A) Get the tree removed by a pro -- ASAP. A dead tree is a falling
tree. And yes, they usually climb and take it down section by section.
B) Consult your city first. First of all, because some have rules about
dropping trees and second because most have rules about fences. Almost
all have height restrictions on how tall a fence you can build.
C) "Truing the fence" that is making it all straight and even is the
toughest part. I have only repaired sections of already built fence and
that is tough enough for me.....
Also, after you have 'digsafe' mark all the burieds be sure you know exactly
where your property lines are so you building on your land. A general rule
of thumb is 2-3 feet in on your side from the property line if you are
bordering your property to allow for painting and repairs in case you get a
difficult neighbor next door in the future, or have one now!
With the help of 2 handy buddies, I installed 450' of dog ear fence in a
weekend. Dug the holes, set the poles, added 2 horizontal boards, and nailed
up the dog ears.
As stated elsewhere, the big problem is setting the poles. We spent most of
day 1 doing that and we had a tractor with an auger to dig the holes.
Day 2 was spent running nailguns...
We were very impressed with ourselves when the fence (with 3 gates) was
finished at the end of day 2.
My two cents...I think PDQ hit the nail on the head...the hardest part
is the fence posts.
A fence was one of my first DIY projects and turned out to be fairly
easy. I dug the holes and was extra careful about the placement of the
posts. I started in a corner to set the first post. I set it in
concrete so that held it pretty well and used a post level (about 5
bucks at a hardware store) to tell when the post was plumb in both
directions. I ran mason line the length of the run to make sure the
posts were not twisted and were even with each other. I used a tape
measure to set the posts the same distance apart (about 8 feet)
measured center to center. All in all it took a day to dig the holes,
and a day to set the posts. I had one post that was about 6 inches
higher than the rest of them..no problem...5 minutes with a circular
saw and problem solved. From there i bought the prefabbed fence
sections from Home Depot. If you set your posts right it only takes a
couple of hours to put the fence sections up. I used a line level to
set the height and then hit it with screws. Everything but putting the
panels up is a one person job. The panels are heavy enough that i held
them while someone else screwed them.
Also, when i dug my post holes I did it using a post hole digger. Not
the way to go...you can rent a power auger and knock them out in a few
hours. You can concrete the posts in, but if you are afraid of making
a mistake, you can just set them in gravel.
You can used treated wood, but it will turn grey as it weathers. You
can clean it with a power washer once in a while and that will help.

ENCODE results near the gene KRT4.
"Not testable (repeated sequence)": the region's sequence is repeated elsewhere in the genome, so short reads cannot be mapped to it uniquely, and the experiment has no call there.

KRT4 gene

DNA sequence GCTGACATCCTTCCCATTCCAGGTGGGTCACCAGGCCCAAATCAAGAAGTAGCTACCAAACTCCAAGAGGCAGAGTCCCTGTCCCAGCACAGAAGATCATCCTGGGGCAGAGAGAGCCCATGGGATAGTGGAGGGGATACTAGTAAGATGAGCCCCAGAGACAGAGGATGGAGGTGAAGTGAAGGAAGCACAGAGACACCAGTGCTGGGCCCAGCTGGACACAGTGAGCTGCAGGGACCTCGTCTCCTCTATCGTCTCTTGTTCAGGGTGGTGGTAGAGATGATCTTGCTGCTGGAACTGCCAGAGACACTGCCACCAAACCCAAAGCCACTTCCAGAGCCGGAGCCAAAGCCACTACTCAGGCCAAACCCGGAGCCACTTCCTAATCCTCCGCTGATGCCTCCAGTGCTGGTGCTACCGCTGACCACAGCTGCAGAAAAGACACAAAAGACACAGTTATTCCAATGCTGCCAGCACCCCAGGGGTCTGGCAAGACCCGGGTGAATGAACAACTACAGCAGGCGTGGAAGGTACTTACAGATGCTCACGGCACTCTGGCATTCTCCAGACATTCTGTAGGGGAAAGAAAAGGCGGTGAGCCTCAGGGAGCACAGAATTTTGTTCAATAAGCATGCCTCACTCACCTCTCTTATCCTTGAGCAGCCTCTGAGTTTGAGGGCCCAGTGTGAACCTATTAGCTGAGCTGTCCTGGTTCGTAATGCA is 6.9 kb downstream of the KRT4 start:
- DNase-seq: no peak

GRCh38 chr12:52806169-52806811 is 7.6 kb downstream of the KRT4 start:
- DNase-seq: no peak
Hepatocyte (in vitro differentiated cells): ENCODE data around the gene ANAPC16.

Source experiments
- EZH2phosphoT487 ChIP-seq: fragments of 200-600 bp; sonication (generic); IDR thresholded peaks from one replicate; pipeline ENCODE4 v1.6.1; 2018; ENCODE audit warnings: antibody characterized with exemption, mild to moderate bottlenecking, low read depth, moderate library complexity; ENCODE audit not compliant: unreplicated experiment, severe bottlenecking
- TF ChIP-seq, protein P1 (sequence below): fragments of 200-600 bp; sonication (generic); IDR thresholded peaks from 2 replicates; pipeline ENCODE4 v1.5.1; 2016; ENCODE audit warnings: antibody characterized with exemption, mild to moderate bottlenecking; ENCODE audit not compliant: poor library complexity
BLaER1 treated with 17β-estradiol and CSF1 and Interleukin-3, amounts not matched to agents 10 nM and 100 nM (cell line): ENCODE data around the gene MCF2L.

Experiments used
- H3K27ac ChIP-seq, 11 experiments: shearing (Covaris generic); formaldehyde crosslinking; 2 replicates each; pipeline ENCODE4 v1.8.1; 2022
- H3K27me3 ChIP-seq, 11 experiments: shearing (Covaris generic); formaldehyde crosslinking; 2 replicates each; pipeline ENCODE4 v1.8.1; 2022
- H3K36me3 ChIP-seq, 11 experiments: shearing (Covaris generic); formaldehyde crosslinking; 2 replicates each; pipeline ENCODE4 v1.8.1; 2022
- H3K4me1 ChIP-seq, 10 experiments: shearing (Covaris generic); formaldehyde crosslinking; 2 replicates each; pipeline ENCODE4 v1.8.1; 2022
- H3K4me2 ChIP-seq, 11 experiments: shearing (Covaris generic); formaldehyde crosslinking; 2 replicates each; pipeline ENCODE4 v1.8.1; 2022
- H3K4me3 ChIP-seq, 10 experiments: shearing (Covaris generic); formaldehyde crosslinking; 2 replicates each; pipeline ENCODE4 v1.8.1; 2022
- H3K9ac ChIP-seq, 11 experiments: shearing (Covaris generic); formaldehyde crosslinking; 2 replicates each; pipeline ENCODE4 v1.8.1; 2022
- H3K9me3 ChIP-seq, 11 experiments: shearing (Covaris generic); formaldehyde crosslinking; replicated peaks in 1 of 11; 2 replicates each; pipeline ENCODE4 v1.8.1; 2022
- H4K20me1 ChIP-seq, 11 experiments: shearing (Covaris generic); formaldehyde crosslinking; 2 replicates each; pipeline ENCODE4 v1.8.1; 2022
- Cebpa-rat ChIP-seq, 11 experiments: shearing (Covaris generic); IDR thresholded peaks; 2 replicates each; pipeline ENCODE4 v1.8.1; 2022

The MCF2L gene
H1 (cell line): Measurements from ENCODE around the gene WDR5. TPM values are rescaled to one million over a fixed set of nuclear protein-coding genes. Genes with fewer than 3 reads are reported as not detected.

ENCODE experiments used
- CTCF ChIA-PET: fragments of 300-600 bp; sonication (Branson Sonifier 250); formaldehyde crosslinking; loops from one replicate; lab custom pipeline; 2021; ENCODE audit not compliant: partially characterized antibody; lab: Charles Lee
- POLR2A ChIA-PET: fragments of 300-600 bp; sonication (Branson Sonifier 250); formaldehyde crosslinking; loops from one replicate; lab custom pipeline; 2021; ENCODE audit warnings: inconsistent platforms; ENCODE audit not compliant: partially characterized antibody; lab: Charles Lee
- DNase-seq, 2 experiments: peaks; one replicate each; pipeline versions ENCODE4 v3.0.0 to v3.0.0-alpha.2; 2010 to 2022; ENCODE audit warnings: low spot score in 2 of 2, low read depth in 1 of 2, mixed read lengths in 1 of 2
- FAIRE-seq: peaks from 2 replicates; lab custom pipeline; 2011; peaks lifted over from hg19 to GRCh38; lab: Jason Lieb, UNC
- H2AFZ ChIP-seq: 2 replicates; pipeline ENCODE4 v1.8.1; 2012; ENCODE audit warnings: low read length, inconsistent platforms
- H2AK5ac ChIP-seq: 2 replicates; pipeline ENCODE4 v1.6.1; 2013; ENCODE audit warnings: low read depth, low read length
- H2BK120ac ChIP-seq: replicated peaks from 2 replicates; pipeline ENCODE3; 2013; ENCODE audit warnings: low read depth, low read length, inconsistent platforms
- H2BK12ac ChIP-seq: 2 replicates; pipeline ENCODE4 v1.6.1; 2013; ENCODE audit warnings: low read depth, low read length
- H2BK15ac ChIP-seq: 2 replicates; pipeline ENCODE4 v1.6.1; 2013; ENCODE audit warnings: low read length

If you use cedar, the cost goes up but the finished product looks nice.
Good luck. IMHO this is a DIY project, even if you are not that
handy. Take your time and set the posts right and the rest will go
smooth. Or, like PDQ said..hire a pro to set the posts.
One more thing....I learned a lesson when i did my fence. When you
have your locates done, have them locate the utilities for your
neighbors too. None of my utilites interfered with my fence....so i
dug without a worry. And still cut a cable. My next door neighbor's
tv cable cut across the back corner of my property....and they only
marked my stuff. After that cut, I called them back out and discovered
i had both tv and electric cables for my neighbors running across my
yard. Could have been bad. Since i had the stuff marked the cable
company paid for the repair.
My two cents:
If you're counting on the fence to hold dogs in, you should consider
that some dogs love to dig and will go under the fence, rather than
If it were my fence, I'd make it is one of the vinyl ones that don't
need painting and aren't subjet to rot.
In addition to checking local ordinances on where fences can go, how
high, etc, also make absolutely sure you know where your property line
is before you put the fence up
Running a concrete strip along the bottom of the fence will stop many of the
dogs... It also helps prevent dirt getting in contact with the bottom of the
wooden fence and keeps the bottoms from rotting out as quickly... Some
people just bury some chicken wire along the edge of the fence...
Assuming your dog doesn't like to chew on the plastic... My dog *loves* PVC
pipe... If you are even a mediocre welder, it's not that difficult to weld
up your own metal fence... When you buy the metal at the steel supply stores
in the 20 ft lengths, the 1/2" solid bar stock is not that much more than
the 1/2" square tubing that is around 16-gauge... The horizonal pieces of
the fence will be at least 3/4"... Anything larger than 3/4" will definitely
be square tubing, not bar stock... Posts will be 1.5 or 2 inches and also
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